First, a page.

The Live Turtle & Tortoise Museum @ Singapore Chinese Garden

Let's go to the Chinese Gardens!
It was a lazy Sunday afternoon, with clear sky and warm sunshine. It is a good opportunity for us to explore an enclave in the West known as the Singapore Chinese Gardens.

Entrance to Chinese Ggardens
Upon reaching the entrance, we spotted a large sign proclaiming the existence of The Live Turtle & Tortoise Museum (TLTTM). Being fans of the 4 legged creatures, we did not hesitate to ask our parents to include this as part of our trip.
The Chinese Bridge
Given that the entrance of TLTTM is just a walk across the imposing Chinese bridge, together with the hot blazing sun shining upon us, it is a no brainer that our parents agreed as the TLTTM provided us a refuge to the heat.
Entrance to TLTTM
TLTTM is a home to a collection of over 50 species of 800 turtles and tortoises. It started as a private collection to one that made it to the Guiness world of Records for having the world's largest collection of tortises and turtles. With accolades like that, who could refuse to take a peek inside.
The courtyard
The museum is currently housed in the courtyard of Chinese Garden. Upon entrance you are greeted to a courtyard typical of a Chinese 'WuXia' movie. We started our exploration with a visit to the numerous tanks of turtles and tortoises located on the side of the entrance.
Hundreds of Tortoises and Turtles
Before that, we were greeted by a large African Turtle guarding the entrance to the museum. In case you are wondering the difference between a tortoise and turtle is that the turtles primarily live in water and tortoise on dry land. We bet you did not know that !
African Tortoise
Inside the museum, we were greeted by tortoises and turtles of all shapes and sizes. There were quite a number of species that we did not know even exist.
Pig nose turtle
A few notable species caught our attention. They are the Pig nose turtle, the soft-shell turtle, the snake neck turtle and the alligator snapping turtle, otherwise known as the world's most dangerous turtle.
Soft-Shell Turtle
The turtles kept on display are mostly kept as pets. They were subsequently abandoned by the owners and TLTTM rescued them. The reasons why they are kept in tanks rather than release back in the wild is because of survival issues. Being kept as pets for most of their lives, their chances of survival in the wild diminish as they have yet acquired the necessary skills needed to do so.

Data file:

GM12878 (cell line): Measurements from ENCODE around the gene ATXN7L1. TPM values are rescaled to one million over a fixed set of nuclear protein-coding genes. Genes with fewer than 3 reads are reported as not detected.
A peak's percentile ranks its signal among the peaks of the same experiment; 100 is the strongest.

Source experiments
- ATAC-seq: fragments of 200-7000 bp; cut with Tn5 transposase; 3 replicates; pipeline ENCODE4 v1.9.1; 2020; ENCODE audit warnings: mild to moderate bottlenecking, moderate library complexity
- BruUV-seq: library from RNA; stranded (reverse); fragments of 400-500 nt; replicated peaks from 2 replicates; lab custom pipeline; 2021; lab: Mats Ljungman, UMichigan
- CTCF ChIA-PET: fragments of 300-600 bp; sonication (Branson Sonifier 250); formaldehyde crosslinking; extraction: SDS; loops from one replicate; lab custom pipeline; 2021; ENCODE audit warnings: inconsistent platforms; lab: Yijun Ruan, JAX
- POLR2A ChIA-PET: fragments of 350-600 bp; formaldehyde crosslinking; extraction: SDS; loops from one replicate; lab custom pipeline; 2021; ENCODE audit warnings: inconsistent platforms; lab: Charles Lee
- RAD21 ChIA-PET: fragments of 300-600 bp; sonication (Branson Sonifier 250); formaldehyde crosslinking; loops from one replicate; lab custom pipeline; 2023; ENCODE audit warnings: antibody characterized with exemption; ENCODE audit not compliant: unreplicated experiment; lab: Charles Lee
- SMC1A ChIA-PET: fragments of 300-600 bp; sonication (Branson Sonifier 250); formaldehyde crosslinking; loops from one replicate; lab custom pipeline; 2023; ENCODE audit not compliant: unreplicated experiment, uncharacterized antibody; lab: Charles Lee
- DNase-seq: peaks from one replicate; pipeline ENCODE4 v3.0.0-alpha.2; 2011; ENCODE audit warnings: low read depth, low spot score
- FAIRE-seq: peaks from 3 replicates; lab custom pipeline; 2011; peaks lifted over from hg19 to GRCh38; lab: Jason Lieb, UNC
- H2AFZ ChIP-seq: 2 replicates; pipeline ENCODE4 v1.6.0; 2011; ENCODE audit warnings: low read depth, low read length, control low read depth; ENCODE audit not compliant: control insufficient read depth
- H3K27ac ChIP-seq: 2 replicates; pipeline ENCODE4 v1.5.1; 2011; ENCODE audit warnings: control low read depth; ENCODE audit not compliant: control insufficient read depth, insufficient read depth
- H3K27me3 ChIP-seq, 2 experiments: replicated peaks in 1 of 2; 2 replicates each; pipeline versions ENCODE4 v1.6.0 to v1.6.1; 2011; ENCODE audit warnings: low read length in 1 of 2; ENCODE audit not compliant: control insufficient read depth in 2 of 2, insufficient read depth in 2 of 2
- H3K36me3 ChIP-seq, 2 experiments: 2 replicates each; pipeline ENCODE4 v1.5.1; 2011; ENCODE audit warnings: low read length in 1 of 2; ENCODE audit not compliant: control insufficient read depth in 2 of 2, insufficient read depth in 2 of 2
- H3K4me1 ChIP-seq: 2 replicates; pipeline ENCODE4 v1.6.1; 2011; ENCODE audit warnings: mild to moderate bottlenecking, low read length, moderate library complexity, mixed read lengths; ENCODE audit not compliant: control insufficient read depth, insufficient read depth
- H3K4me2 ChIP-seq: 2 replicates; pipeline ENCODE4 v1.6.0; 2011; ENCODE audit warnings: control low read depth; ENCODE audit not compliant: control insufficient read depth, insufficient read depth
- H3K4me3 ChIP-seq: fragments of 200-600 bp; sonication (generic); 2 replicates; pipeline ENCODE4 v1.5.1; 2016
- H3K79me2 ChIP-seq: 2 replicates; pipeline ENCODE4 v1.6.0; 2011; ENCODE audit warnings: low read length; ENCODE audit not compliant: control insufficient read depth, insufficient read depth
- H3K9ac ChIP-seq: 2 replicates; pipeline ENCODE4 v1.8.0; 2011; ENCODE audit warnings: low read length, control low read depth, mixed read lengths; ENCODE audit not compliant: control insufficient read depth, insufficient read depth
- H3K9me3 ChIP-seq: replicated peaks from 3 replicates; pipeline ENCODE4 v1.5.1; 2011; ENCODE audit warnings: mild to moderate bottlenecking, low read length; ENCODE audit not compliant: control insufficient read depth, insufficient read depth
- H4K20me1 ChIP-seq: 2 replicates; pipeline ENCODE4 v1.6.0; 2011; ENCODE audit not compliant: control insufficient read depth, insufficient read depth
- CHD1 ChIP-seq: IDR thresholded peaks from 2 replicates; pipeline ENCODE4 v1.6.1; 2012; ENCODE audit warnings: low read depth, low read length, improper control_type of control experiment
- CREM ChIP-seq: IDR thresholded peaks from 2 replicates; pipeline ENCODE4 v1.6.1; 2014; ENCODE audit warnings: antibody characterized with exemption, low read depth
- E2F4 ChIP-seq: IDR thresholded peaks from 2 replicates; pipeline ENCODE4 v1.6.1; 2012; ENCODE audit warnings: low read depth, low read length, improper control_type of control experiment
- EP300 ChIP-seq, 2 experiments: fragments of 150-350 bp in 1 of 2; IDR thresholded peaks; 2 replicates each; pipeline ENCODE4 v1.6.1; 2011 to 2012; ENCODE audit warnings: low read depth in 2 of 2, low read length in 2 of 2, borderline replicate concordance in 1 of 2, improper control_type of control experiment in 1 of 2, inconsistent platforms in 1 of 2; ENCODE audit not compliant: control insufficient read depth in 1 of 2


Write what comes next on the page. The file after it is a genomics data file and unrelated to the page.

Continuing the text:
The Snake Necked Turtle
Initially we were a little disturb by their captivity, however upon learning the real reason why they are here, we were glad that TLTTM existed for them.
Alligator snapping turtle or the dragon turtle
Here is a sign explaining the cause of TLTTM
House Pet
Do be careful and not put your hands in the tanks. Some of them do bite!
It bites!
If you would like to feed the tortoise and turtles, vegetable feeds are available at $2 a stack
Feed is available at $2
It did not take us long to feed the tortoises and turtles. It is our favorite activity on site!
Feeding time
One good thing about the museum is that there are tortoises roaming on site. It allows us to get close and pet them. You could tell that we enjoyed this very much!
Take a bite
Have another one!
Our favourite would probably be the African Tortoise roaming the grounds.
African Tortoise.
Even though the sun was blazing, we enjoyed ourselves during this little excursion. The museum is hot and we do mean it literally.
Taking a break
We spend a good 2 hours in the premises. Along the way we spotted a few interesting sculpture such as the laughing monks and even...
A merlion!
Admission is a reasonable $5 per adult and $3 per child.
Given the setting, we thought this is the perfect setting for the turtles and tortoises. Unfortunately it will not last long. Do be quick as we were told that their lease would expire mid 2014 and they would have to move to another premises.
Guiness world record holder!
After the visit to TLTTM, we decided to take a stroll around Chinese Gardens
Courtyard entrance
The Chinese Gardens build in 1975 has its charms. However with up and coming attractions such as Gardens by the Bay , this gardens had fallen to a disarray. The premises is still clean but there are minimum attractions within with the exception of its original structures. It is a waste that such a beautiful and natural garden be banished to the back of people's mind.Instead of scores of families in the gardens, it had since attracted a different weekend crowd.
Chinese Gardens
We visited the 7th storey pagoda. I made to to the 7th storey with a little help from Daddy while Kor Kor decided the view from the 4th storey is sufficient.
It was a pleasant afternoon for us with the surprise trip to TLTTM being the highlight of the afternoon. It gave us hope that in modern Singapore, we can still find old gems that continues to fascinate us. Looking forward to our next trip to the path less travelled in Singapore.

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